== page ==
The applicant will be responsible for procuring residence on friends' couches and spare beds until welcome is worn out due to a lack of ability to pay two rents or general disenchantment sets in. During a dry spell, applicant may sleep in lab or on the floor in graduate student offices until somebody complains. Showers are provided adjacent to the animal colony. The applicant may unofficially crash in a physician's on-call room if he or she is able to fool security into granting access. All meals will be consumed in graduate student office, consisting of prepackaged boxed pasta meals or grilled cheese prepared over a portable electric burner using camping utensils. In the event that the burner is unavailable, hot plates from lab can be used. Trips to hospital cafeteria may be made in the event that an extra couple bucks are found. During final year, applicant may solicit funds from parents and move into an Extended Stay America where the air conditioner floods the room, the hot/cold water faucets are reversed, and the bathroom door locks from the outside.

So who am I? I'm tenacious. I can be ground down but never stopped. Repeated setbacks fuel my desire to overcome an obstacle and solve the problem. I am calculating; after dusting myself off, I plan a new approach before trying again. I show up to work every day because ultimately my job gives me a chance to improve lives. It isn't about money but the excitement of discovering something completely new and the prospect of alleviating human suffering. Sure I can withdraw into my work, oblivious to the world around me. But isn't that a good thing? Lives are improved by informed experts who fully immerse themselves in a problem. Does that make me arrogant? Maybe. Any headstrong person who speaks with well-earned authority can labeled "arrogant". Force-of-will is what it takes to succeed in this racket and to foster progress. And that is a good trait to have. Problems only get solved when tackled head-on.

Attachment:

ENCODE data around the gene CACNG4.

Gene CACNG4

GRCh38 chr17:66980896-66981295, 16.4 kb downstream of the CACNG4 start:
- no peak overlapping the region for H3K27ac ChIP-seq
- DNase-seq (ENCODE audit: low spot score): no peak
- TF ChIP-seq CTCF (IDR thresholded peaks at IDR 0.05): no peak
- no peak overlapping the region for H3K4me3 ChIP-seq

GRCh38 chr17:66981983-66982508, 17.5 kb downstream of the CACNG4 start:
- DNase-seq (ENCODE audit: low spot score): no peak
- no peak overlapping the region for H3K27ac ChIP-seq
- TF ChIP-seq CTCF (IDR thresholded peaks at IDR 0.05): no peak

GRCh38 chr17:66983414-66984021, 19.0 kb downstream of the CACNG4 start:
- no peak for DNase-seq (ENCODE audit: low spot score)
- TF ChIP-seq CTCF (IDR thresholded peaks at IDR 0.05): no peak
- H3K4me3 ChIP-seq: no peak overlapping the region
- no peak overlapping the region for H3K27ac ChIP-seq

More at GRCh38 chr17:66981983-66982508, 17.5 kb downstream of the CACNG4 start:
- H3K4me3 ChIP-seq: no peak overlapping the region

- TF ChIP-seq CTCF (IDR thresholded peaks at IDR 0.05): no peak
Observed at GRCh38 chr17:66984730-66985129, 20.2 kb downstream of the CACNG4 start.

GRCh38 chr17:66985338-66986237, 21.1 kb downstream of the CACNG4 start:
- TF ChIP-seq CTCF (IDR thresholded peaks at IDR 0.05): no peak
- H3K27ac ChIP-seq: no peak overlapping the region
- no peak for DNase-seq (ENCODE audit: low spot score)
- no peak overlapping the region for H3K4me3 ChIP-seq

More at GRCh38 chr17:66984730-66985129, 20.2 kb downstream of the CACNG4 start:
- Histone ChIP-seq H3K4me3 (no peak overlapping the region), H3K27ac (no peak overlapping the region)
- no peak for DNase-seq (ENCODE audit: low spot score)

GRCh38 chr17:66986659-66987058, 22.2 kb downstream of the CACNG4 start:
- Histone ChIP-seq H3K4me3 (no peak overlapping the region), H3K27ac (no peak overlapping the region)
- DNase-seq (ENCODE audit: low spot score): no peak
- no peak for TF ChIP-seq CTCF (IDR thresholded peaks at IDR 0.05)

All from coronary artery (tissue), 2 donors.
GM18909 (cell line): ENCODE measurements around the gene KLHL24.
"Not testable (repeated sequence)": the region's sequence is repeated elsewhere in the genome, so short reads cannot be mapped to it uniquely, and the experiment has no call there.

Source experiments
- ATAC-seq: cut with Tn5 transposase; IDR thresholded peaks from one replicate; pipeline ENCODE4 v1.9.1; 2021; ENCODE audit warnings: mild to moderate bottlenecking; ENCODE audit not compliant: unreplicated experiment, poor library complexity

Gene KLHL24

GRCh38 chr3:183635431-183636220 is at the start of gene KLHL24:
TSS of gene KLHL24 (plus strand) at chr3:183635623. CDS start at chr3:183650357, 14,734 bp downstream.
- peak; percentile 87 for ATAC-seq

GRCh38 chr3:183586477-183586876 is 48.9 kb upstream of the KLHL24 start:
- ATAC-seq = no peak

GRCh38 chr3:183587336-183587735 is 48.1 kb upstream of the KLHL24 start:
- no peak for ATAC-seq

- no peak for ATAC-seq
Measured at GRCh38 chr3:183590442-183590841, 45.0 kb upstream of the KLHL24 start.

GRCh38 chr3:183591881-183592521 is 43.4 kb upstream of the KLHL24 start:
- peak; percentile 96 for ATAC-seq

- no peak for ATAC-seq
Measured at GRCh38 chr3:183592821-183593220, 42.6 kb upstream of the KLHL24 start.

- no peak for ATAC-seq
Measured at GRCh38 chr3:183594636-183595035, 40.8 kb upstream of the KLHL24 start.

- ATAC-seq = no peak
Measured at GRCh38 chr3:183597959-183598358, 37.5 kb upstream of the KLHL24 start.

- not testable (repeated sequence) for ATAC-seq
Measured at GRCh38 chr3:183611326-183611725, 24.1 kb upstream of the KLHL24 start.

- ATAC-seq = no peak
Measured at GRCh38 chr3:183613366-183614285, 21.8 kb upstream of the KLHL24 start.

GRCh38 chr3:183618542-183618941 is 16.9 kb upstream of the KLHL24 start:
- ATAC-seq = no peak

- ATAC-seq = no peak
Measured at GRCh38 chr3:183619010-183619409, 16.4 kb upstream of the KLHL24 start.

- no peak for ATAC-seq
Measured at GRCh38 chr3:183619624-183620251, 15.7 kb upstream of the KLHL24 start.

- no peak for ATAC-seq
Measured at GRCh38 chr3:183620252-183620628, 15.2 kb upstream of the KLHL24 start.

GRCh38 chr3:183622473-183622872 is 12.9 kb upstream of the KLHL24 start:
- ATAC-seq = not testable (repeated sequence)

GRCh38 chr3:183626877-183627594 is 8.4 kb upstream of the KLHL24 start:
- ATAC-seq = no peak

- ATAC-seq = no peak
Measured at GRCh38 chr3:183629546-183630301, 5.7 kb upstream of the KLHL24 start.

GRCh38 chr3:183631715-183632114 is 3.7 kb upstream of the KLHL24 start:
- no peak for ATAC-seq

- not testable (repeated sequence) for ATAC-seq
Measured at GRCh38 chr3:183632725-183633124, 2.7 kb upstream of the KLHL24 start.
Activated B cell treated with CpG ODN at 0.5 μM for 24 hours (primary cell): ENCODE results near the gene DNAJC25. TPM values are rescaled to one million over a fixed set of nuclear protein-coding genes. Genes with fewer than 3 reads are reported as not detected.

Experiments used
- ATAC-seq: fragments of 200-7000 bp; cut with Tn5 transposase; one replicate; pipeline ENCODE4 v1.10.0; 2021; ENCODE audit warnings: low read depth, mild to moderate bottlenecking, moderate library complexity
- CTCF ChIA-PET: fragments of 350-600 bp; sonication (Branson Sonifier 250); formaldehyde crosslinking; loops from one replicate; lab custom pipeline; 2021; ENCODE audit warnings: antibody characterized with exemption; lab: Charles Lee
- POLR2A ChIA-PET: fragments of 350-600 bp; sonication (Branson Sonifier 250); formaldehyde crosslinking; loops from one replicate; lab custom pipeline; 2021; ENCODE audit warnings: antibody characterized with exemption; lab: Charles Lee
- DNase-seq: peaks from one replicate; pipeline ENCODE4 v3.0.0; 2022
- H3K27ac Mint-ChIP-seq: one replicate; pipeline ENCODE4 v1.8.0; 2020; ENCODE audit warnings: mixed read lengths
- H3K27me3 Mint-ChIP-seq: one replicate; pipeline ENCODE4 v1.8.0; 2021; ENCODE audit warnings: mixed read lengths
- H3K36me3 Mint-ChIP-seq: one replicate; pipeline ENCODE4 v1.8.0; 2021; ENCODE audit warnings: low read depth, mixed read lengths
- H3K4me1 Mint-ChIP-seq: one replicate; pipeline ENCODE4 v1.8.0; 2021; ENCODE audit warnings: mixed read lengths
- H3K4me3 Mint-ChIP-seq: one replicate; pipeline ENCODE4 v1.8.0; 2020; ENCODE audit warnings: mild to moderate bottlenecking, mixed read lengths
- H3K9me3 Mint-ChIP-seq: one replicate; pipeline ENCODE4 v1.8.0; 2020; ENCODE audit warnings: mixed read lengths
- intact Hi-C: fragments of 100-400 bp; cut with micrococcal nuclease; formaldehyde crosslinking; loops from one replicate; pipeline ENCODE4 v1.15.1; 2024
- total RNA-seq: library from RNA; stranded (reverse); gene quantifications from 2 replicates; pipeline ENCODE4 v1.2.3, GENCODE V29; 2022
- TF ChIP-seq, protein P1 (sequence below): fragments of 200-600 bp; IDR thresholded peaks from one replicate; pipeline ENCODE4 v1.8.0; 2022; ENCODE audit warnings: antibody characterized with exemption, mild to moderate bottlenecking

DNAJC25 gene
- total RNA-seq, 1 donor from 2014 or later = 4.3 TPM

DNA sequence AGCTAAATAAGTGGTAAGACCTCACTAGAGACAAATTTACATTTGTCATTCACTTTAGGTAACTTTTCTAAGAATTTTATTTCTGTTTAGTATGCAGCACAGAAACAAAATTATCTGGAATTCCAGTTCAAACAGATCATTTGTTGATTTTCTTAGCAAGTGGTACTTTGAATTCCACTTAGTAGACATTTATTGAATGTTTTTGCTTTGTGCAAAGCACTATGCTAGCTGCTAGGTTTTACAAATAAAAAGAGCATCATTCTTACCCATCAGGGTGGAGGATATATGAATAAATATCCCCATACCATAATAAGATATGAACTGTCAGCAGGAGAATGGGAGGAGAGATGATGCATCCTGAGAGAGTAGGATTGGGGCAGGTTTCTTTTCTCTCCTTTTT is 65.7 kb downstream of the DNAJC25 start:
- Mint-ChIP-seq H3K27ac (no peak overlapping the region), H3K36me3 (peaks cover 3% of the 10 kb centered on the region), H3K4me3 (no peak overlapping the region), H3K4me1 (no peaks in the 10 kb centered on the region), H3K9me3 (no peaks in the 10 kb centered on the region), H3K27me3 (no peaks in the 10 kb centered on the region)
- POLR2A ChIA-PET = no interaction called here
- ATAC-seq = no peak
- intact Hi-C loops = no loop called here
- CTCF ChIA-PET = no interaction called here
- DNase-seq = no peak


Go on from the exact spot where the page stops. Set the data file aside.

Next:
I'm not satisfied with quick non-answers to hard questions. I possess both righteous indignation and humility in the face of ignorance. I reject the idea that religiosity automatically makes someone an expert on anything, especially matters of science. And I just might know what the hell I'm talking about. Who the hell do I think I am, spouting such arrogant, highbrow bullshit?

Back off man. I'm a scientist.


  • There is no u in religiosity

    By Anonymous Anonymous, at 3/10/2006 12:47:00 PM  

  • Standing ovation. I agree with 90% of what you said. The remaining 10% comes from my discovery that I can, and will, blaze through grad school with the healthiest and happiest of minds. Grad students need not automatically qualify for one or more clinical research studies in psychiatry.

    By Blogger Katie, at 3/10/2006 02:13:00 PM  

  • This post could be the basis of a future bestseller:
    Saints and Scientists: exposing redundancy through the cunning use of Occam's razor.

    The Verge Limbo Press [publishers of the best seller: "Republican Corruption Scandals for Dummies"] would be willing to publish such a work.